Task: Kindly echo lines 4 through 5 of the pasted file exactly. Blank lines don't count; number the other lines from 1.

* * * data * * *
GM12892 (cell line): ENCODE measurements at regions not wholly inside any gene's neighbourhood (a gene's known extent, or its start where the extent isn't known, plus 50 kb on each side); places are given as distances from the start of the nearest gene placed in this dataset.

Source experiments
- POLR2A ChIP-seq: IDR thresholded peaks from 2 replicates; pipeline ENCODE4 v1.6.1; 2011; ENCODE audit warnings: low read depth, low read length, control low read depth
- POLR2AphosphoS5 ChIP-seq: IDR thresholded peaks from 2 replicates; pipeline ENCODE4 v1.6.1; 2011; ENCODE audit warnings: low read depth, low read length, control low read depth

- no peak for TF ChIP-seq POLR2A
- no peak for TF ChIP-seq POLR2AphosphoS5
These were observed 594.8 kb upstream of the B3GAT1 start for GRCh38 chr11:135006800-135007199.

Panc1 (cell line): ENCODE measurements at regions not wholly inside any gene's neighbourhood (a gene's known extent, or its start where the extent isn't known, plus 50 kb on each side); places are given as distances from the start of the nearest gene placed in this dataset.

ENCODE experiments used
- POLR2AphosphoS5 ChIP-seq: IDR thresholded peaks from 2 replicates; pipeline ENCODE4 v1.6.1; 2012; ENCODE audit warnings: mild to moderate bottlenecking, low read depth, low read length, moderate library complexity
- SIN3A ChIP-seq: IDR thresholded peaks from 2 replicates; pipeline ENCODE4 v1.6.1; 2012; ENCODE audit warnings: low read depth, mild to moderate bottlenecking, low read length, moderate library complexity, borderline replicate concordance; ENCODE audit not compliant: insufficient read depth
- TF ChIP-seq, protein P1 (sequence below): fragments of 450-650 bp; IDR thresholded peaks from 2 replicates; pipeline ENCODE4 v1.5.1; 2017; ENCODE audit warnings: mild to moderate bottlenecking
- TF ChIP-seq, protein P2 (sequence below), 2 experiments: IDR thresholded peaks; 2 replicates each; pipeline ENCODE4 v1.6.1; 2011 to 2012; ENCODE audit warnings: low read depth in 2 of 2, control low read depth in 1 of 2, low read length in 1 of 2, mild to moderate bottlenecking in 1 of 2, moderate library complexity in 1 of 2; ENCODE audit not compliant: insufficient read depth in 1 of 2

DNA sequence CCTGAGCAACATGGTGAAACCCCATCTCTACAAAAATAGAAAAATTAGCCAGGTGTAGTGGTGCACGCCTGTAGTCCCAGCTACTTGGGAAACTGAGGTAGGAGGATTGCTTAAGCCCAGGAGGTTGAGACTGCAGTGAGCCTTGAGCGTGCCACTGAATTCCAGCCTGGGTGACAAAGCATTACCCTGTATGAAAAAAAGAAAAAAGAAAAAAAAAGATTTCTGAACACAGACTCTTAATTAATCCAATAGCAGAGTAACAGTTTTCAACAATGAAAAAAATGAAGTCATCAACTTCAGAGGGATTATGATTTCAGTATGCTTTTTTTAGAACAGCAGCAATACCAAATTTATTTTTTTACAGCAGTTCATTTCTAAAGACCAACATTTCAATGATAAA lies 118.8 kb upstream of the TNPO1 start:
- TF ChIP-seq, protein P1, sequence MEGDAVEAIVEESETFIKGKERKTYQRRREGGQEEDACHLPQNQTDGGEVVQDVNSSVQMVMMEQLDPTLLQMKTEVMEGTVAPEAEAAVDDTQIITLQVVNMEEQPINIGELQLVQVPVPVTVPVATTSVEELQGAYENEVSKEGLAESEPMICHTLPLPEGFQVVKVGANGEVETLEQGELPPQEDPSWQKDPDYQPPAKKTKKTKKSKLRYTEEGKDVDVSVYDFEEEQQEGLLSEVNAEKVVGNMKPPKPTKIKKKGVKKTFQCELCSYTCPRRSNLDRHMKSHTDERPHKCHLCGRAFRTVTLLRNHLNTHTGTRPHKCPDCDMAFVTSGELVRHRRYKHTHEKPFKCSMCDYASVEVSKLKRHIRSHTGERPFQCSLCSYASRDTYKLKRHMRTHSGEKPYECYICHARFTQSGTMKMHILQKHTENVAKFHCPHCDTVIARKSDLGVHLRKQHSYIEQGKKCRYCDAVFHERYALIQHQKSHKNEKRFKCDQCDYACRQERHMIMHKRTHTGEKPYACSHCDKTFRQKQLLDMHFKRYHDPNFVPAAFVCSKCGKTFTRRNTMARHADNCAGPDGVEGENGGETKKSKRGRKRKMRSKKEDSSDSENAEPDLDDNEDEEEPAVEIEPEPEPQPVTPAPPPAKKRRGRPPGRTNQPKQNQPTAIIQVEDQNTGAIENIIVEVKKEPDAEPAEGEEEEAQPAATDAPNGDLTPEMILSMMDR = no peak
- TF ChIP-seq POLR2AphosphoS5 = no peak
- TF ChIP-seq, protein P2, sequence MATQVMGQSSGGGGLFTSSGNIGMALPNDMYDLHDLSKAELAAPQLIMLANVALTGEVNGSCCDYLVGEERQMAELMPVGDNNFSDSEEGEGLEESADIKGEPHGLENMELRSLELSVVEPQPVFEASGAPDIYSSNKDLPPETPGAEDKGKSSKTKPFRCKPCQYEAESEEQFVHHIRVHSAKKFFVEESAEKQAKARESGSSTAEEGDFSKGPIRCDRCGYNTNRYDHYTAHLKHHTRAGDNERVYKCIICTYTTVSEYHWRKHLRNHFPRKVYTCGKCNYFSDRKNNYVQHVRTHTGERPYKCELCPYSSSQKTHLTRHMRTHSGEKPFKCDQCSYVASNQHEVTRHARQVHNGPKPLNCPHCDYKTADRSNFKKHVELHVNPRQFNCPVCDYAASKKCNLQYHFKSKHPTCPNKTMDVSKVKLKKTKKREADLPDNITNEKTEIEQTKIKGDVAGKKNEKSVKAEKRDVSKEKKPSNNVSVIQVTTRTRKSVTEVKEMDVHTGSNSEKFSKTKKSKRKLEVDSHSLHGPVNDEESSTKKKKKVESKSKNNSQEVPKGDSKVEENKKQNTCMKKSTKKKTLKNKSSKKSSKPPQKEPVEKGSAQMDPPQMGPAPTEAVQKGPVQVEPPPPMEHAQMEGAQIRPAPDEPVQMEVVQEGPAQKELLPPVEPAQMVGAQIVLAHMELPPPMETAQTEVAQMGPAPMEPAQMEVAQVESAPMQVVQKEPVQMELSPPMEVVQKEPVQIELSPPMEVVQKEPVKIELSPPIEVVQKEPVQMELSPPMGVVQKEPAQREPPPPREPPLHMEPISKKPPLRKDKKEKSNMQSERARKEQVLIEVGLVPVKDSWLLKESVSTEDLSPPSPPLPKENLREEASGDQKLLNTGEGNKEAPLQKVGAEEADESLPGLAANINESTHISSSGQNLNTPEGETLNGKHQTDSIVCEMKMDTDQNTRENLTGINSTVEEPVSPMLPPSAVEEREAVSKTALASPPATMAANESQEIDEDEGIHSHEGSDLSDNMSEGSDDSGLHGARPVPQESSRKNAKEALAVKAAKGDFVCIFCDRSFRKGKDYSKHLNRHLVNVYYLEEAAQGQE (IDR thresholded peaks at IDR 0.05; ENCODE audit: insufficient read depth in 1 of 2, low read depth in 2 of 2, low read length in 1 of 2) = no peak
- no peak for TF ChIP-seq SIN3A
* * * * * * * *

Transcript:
- POLR2AphosphoS5 ChIP-seq: IDR thresholded peaks from 2 replicates; pipeline ENCODE4 v1.6.1; 2011; ENCODE audit warnings: low read depth, low read length, control low read depth

- no peak for TF ChIP-seq POLR2A